Figure 6 shows an overview of the data association, which is extracted by the preprocessing layer. We employ the internal black and white lists from our collaborated bank. The rules are mainly under the compliance of the new Basel protocol[engelmann2011basel]. In vulnerable detection system, we employ HGAR [DBLP:conf/ijcai/ChengTMN019] for selfrisk assessments, pwkNN [cheng2018prediction] to infer the probability of risk guarantee relationships. The proposed BSRBKare utilized for the final vulnerable SME detection. During implementation, we use the Drools [thu2017transforming] on Apache Flink as the rule engine, in which the hot data are stored in Redis [patel2015sales]
. We employ neo4j as the graph database, visualize the graph by opensource software package D3.js and layout ForceAtlas2
[jacomy2014forceatlas2]. The training model and system implementation are written in Python, Java, and Scala [andersen2016evaluating].4.3 System Deployment
Our proposed VulnDS is deployed in a loan management system of our collaborated bank. Figure 5 presents the system interface and main components, where Figure 5(a) presents the control and metric panel, including the risk statistics of each of the loan communities and control menus. Figure 5(b) displays the loan status monitoring screen. The node size indicates the predicted delinquent probability by using BSRBK, which is dynamic and changes periodically according to the time window. Thus, risk managers could focus on risky and dominant companies. Figure 5(c) lists all risky diffusion patterns discovered. During the observation time window, it successfully warns of the true positive ratio of all risky loans with an acceptable false positive rate, involving 2538 SMEs and 7006 guarantors. It is worth noting that these risky loans failed to be discovered by the conventional scorecard based risk control system.
5 Experiment
In this section, we conduct extensive experiments to evaluate the effectiveness and efficiency of our proposed methods.
Datasets  # Nodes  # Edges  Avg Deg.  Max Deg. 
Bitcoin  3,783  24,186  6.39  888 
4,039  88,234  21.85  1,045  
Wiki  7,115  103,689  14.57  1,167 
P2P  62,586  147,892  2.36  95 
Citation  2,617  2,985  1.14  44 
Interbank  125  249  1.99  47 
Guarantee  31,309  35,987  1.15  14,362 
Fraud  14,242  236,706  16.62  85,074 
5.1 Experimental Settings
Datasets. We conduct the experiments on 3 realworld financial datasets, i.e., Interbank^{1}^{1}1https://github.com/carloscinelli/NetworkRiskMeasures, Fraud and Guarantee, and 5 public benchmark datasets, with drastically varying sizes and characteristics. The statistic details are shown in Table 2.
Interbank networks is generated by the maximumentropy (ME) approach [anand2015filling], in which each node represents a bank and edge corresponds to an interbank loan from the lender bank to the borrow bank. The dataset is public avaliable. Fraud and Guarantee are our contributed datasets, which details are described as follows.

Fraud. Credit card fraud networks with nodes and edges is constructed based on credit card fraud transactions from a major commercial bank. Each edge represents a trade between the consumer and merchant.

Guarantee. The guaranteed loans network is from a major commercial bank spanning 4 years. The names of the customers in the records are encrypted and replaced by IDs. We can access the guarantee relationships, which denotes an edge between the guarantor to borrower. Besides, in case studies, we also get the basic profile information such as the enterprise scale, and loan information such as the guarantee ID and the loan credit.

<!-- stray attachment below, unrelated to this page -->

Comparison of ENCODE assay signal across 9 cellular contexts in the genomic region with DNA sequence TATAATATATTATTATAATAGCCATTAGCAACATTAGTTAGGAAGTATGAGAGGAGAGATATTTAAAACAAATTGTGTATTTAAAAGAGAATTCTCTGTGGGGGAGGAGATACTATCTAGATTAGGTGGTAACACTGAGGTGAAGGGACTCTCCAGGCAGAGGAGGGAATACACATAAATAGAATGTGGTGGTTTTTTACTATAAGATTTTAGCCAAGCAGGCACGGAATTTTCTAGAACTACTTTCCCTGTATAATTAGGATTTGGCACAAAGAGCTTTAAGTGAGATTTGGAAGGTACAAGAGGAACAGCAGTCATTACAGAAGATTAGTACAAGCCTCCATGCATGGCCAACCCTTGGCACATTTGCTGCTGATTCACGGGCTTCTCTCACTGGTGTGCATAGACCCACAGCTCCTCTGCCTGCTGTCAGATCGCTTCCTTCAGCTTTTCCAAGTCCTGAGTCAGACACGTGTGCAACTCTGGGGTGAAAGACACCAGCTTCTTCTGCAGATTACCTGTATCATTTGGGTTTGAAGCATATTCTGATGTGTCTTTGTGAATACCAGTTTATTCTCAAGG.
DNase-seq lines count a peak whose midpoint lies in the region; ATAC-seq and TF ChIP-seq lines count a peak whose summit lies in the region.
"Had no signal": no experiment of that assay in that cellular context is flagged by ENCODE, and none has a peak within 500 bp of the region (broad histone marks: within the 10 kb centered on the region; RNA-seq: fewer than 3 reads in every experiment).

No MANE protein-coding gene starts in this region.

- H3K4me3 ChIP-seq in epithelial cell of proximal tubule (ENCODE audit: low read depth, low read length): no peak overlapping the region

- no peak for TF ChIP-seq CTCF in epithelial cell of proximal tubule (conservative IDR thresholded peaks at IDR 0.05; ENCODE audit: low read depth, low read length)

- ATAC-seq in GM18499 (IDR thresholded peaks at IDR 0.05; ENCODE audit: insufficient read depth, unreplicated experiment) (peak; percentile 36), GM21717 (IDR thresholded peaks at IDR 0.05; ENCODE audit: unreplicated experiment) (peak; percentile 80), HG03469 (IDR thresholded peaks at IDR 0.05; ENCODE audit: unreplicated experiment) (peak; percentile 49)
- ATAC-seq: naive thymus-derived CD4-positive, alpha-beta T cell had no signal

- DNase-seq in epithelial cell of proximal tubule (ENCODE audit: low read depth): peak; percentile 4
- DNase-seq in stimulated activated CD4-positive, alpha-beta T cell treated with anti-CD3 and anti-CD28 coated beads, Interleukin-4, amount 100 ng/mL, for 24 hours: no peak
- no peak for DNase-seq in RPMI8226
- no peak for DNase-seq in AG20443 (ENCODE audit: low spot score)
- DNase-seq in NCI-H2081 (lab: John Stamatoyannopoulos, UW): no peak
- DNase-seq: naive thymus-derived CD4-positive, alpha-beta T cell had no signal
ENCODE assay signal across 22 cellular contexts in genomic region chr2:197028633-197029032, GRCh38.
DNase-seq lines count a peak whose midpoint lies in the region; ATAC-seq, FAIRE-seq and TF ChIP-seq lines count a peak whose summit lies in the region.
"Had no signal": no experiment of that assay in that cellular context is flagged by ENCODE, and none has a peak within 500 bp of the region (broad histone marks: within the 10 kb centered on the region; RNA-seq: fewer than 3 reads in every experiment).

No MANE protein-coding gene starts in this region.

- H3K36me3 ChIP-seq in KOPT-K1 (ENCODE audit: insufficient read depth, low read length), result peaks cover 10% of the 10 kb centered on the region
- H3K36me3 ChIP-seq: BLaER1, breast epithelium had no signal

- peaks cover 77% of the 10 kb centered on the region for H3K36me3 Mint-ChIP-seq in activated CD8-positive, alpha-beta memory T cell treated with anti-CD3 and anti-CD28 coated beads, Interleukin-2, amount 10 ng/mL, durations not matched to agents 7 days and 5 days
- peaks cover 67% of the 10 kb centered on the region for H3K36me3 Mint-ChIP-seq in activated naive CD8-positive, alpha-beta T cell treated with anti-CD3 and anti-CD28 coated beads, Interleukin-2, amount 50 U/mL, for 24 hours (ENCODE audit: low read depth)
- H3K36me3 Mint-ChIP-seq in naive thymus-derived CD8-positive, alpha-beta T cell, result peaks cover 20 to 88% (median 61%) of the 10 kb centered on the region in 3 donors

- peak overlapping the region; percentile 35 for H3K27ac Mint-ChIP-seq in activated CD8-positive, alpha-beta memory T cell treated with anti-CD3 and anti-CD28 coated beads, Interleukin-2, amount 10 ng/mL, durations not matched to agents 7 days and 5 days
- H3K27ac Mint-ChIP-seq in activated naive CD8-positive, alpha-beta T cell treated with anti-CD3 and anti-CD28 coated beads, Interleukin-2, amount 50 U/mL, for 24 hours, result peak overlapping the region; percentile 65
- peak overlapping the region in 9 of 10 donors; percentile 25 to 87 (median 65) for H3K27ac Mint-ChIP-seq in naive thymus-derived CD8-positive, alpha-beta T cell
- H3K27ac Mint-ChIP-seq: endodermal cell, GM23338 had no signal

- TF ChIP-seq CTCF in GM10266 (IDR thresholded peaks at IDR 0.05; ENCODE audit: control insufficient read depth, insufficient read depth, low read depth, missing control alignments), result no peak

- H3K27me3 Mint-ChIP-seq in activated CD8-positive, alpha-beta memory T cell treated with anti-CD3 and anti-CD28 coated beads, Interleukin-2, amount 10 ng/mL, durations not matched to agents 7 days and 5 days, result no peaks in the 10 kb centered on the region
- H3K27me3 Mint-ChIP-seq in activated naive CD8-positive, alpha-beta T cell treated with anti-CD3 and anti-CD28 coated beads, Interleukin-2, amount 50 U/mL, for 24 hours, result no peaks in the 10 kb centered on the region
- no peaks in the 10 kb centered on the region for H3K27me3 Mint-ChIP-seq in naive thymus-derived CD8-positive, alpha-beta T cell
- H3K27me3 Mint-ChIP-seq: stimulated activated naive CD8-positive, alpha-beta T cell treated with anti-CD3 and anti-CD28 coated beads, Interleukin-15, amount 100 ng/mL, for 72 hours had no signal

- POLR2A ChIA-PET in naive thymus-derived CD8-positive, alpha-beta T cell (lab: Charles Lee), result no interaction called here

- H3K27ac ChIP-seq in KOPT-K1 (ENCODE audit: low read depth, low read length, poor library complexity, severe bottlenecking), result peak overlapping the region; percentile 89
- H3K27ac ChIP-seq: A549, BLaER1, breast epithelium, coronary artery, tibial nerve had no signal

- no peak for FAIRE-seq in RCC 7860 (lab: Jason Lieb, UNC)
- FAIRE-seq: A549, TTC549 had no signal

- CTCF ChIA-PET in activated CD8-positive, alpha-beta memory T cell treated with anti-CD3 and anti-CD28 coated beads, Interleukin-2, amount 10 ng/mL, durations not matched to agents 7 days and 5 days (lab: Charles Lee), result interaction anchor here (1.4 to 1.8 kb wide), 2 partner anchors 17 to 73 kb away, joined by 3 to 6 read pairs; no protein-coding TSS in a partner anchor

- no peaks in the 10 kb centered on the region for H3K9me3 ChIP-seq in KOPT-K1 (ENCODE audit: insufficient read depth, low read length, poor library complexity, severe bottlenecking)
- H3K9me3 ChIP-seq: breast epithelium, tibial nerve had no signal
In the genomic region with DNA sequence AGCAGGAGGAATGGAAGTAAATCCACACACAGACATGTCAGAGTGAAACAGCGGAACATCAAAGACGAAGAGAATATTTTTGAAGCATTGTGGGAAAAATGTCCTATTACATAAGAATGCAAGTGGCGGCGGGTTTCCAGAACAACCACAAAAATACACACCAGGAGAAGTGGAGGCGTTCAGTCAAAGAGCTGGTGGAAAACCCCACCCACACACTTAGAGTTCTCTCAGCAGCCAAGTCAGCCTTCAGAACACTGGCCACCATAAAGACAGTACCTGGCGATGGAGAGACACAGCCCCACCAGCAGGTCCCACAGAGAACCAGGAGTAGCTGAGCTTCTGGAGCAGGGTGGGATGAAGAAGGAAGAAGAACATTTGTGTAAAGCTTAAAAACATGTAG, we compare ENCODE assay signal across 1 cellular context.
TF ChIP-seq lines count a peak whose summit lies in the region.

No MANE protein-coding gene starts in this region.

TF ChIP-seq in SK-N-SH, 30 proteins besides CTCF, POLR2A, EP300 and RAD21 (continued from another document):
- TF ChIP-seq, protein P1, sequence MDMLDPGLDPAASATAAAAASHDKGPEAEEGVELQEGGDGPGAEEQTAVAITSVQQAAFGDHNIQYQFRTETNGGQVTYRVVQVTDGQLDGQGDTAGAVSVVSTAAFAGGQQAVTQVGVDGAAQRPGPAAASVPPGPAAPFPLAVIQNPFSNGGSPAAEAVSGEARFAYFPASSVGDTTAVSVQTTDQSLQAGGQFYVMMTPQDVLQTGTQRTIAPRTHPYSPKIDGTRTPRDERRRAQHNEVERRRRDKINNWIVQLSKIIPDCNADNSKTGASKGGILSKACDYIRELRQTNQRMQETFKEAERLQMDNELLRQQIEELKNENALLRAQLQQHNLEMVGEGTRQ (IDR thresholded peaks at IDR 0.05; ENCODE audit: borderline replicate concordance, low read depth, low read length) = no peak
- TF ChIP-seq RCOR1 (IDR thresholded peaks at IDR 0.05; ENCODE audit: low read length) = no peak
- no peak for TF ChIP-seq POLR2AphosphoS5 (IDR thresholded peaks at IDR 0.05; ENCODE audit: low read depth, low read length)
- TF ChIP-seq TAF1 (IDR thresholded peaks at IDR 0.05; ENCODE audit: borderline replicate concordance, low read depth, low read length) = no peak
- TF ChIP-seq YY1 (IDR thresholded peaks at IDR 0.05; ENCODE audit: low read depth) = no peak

Besides the realworld financial datasets, we also employ 5 benchmark datasets, which are pubic available. We download Citation from networkrepository^{2}^{2}2http://networkrepository.com/. The others are downloaded from SNAP^{3}^{3}3https://snap.stanford.edu/data/.
Algorithms. We evaluate the following algorithms to demonstrate the performance of proposed techniques.

N (Naive) Algorithm 1 with fixed sample size 3000.

SR (Sample+Reverse) Algorithm that uses reverse sampling method with sample size computed by Equation 3.

BSR (Bound+Sample+Reverse) Optimized sampling method by integrating reverse sampling and bounds filtering techniques with sample size calculated by Equation 4.

BSRBK (Bound+Sample+Reverse+Bottomk) Bottom based method by integrating reverse sampling and bounds filtering techniques.
Parameters and Workload. To evaluate the effectiveness of proposed techniques, the precision is reported. We use 10000 samples to obtain the ground truth for top results. In the case study, we directly observe labels from realworld behavior and validate the prediction result with the tagged labels. For efficiency evaluation, the response time is reported.
For Fraud and Guarantee datasets, the selfrisk and diffusion probability are obtained in our previous research [fu2016credit, cheng2018prediction]. For the other datasets, the probability is randomly selected from . For parameter , we vary it from to , where is the corresponding graph node size. We set and for computing the sample size.
5.2 Parameter Tuning
In this section, we tune the parameters and the order of bounds on 4 datasets, i.e., Citation, Interbank, Fraud and Guarantee.
Tuning . As analyzed in the paper, the precision of BSRBKshould converge rapidly with the increase of . We vary from 4 to 64. The results are shown in Figure 8. Note that means is set to . With the increase of , the algorithm converges quickly for all the datasets. When the reaches 8, the drop of performance becomes less significant. Thus, in the following experiments, we set to 16.